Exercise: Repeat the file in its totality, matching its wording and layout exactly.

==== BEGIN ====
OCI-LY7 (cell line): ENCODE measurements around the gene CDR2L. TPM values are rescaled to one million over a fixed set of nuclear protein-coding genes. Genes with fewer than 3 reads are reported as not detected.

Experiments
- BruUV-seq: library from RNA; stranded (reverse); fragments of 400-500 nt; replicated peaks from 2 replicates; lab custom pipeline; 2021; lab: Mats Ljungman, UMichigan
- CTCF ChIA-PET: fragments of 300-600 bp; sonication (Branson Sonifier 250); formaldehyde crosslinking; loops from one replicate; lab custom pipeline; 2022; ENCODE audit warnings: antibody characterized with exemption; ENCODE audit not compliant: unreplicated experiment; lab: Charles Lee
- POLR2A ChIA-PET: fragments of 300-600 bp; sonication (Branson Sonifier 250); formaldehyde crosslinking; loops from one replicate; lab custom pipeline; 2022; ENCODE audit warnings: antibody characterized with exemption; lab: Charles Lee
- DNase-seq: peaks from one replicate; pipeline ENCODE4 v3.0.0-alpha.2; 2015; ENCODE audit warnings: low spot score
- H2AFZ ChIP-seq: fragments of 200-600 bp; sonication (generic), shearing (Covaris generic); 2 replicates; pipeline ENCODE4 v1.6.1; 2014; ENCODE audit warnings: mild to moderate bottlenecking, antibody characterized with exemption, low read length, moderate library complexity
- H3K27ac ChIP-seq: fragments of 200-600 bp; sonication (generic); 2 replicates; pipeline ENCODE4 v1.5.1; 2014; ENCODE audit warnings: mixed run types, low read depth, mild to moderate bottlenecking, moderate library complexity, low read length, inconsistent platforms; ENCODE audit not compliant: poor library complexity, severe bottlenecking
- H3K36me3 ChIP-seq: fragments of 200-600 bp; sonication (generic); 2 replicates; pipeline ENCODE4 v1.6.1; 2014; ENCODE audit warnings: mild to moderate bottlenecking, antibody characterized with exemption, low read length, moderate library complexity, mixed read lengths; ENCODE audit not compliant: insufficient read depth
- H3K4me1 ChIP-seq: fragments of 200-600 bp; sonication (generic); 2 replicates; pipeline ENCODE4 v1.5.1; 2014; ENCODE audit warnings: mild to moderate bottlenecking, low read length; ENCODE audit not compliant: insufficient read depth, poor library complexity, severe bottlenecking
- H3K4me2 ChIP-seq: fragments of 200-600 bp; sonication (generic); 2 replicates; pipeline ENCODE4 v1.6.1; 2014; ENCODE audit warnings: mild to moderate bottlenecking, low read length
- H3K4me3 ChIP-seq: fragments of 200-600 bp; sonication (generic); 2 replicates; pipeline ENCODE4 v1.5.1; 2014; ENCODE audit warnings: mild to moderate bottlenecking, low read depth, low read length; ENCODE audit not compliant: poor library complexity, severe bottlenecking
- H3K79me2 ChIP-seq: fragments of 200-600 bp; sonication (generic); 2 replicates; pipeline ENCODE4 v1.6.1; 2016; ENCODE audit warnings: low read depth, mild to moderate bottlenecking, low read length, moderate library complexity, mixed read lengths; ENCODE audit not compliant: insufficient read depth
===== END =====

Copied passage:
OCI-LY7 (cell line): ENCODE measurements around the gene CDR2L. TPM values are rescaled to one million over a fixed set of nuclear protein-coding genes. Genes with fewer than 3 reads are reported as not detected.

Experiments
- BruUV-seq: library from RNA; stranded (reverse); fragments of 400-500 nt; replicated peaks from 2 replicates; lab custom pipeline; 2021; lab: Mats Ljungman, UMichigan
- CTCF ChIA-PET: fragments of 300-600 bp; sonication (Branson Sonifier 250); formaldehyde crosslinking; loops from one replicate; lab custom pipeline; 2022; ENCODE audit warnings: antibody characterized with exemption; ENCODE audit not compliant: unreplicated experiment; lab: Charles Lee
- POLR2A ChIA-PET: fragments of 300-600 bp; sonication (Branson Sonifier 250); formaldehyde crosslinking; loops from one replicate; lab custom pipeline; 2022; ENCODE audit warnings: antibody characterized with exemption; lab: Charles Lee
- DNase-seq: peaks from one replicate; pipeline ENCODE4 v3.0.0-alpha.2; 2015; ENCODE audit warnings: low spot score
- H2AFZ ChIP-seq: fragments of 200-600 bp; sonication (generic), shearing (Covaris generic); 2 replicates; pipeline ENCODE4 v1.6.1; 2014; ENCODE audit warnings: mild to moderate bottlenecking, antibody characterized with exemption, low read length, moderate library complexity
- H3K27ac ChIP-seq: fragments of 200-600 bp; sonication (generic); 2 replicates; pipeline ENCODE4 v1.5.1; 2014; ENCODE audit warnings: mixed run types, low read depth, mild to moderate bottlenecking, moderate library complexity, low read length, inconsistent platforms; ENCODE audit not compliant: poor library complexity, severe bottlenecking
- H3K36me3 ChIP-seq: fragments of 200-600 bp; sonication (generic); 2 replicates; pipeline ENCODE4 v1.6.1; 2014; ENCODE audit warnings: mild to moderate bottlenecking, antibody characterized with exemption, low read length, moderate library complexity, mixed read lengths; ENCODE audit not compliant: insufficient read depth
- H3K4me1 ChIP-seq: fragments of 200-600 bp; sonication (generic); 2 replicates; pipeline ENCODE4 v1.5.1; 2014; ENCODE audit warnings: mild to moderate bottlenecking, low read length; ENCODE audit not compliant: insufficient read depth, poor library complexity, severe bottlenecking
- H3K4me2 ChIP-seq: fragments of 200-600 bp; sonication (generic); 2 replicates; pipeline ENCODE4 v1.6.1; 2014; ENCODE audit warnings: mild to moderate bottlenecking, low read length
- H3K4me3 ChIP-seq: fragments of 200-600 bp; sonication (generic); 2 replicates; pipeline ENCODE4 v1.5.1; 2014; ENCODE audit warnings: mild to moderate bottlenecking, low read depth, low read length; ENCODE audit not compliant: poor library complexity, severe bottlenecking
- H3K79me2 ChIP-seq: fragments of 200-600 bp; sonication (generic); 2 replicates; pipeline ENCODE4 v1.6.1; 2016; ENCODE audit warnings: low read depth, mild to moderate bottlenecking, low read length, moderate library complexity, mixed read lengths; ENCODE audit not compliant: insufficient read depth